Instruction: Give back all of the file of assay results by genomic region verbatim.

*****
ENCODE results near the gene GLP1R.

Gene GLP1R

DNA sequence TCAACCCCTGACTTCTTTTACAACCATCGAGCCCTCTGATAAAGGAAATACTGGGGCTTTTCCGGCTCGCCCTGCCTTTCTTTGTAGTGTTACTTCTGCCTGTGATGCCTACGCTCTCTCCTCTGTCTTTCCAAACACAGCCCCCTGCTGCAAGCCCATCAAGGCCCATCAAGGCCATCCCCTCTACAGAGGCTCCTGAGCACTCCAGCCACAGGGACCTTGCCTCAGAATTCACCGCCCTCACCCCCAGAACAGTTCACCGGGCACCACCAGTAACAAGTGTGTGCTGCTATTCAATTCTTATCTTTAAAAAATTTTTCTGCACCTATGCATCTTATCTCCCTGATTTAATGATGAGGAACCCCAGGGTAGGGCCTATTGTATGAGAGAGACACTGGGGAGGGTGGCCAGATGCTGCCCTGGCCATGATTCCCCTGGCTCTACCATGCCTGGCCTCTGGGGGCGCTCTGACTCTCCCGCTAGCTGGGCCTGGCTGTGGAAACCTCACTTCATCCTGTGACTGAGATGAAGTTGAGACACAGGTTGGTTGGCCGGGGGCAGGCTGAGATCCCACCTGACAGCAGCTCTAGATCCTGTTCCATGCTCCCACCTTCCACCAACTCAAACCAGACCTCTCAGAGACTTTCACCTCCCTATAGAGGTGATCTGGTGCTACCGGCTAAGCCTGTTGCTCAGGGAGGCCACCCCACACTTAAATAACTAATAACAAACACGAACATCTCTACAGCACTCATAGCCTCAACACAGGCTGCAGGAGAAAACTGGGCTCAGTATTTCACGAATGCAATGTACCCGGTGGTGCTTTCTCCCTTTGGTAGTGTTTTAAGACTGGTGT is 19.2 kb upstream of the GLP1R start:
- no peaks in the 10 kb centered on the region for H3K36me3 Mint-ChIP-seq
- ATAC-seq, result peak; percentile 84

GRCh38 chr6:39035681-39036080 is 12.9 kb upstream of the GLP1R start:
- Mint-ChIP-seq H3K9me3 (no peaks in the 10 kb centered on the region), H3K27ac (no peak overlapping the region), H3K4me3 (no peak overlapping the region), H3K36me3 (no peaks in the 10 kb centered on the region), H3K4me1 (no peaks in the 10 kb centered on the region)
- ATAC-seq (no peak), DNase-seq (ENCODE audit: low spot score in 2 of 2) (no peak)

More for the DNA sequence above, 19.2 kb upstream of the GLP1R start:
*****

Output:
ENCODE results near the gene GLP1R.

Gene GLP1R

DNA sequence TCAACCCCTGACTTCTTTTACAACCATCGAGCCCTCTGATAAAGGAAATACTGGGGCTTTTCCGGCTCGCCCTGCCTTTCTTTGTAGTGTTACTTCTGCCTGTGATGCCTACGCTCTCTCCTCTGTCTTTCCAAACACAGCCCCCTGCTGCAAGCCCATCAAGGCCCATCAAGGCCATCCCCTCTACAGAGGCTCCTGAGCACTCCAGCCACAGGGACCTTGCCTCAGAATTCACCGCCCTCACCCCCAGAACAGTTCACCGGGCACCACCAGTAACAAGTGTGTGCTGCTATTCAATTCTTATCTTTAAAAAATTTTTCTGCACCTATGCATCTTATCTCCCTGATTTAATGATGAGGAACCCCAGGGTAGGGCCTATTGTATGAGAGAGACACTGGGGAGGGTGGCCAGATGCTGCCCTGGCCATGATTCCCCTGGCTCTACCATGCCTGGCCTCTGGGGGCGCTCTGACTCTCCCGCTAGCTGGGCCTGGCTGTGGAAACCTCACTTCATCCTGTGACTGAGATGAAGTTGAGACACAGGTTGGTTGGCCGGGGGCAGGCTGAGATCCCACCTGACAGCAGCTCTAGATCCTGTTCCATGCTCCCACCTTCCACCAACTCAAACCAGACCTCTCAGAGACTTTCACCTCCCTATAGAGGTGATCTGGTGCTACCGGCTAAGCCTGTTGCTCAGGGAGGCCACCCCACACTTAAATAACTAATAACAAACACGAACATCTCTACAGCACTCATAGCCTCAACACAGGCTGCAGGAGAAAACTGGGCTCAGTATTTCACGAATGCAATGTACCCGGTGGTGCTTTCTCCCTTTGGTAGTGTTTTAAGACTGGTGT is 19.2 kb upstream of the GLP1R start:
- no peaks in the 10 kb centered on the region for H3K36me3 Mint-ChIP-seq
- ATAC-seq, result peak; percentile 84

GRCh38 chr6:39035681-39036080 is 12.9 kb upstream of the GLP1R start:
- Mint-ChIP-seq H3K9me3 (no peaks in the 10 kb centered on the region), H3K27ac (no peak overlapping the region), H3K4me3 (no peak overlapping the region), H3K36me3 (no peaks in the 10 kb centered on the region), H3K4me1 (no peaks in the 10 kb centered on the region)
- ATAC-seq (no peak), DNase-seq (ENCODE audit: low spot score in 2 of 2) (no peak)

More for the DNA sequence above, 19.2 kb upstream of the GLP1R start: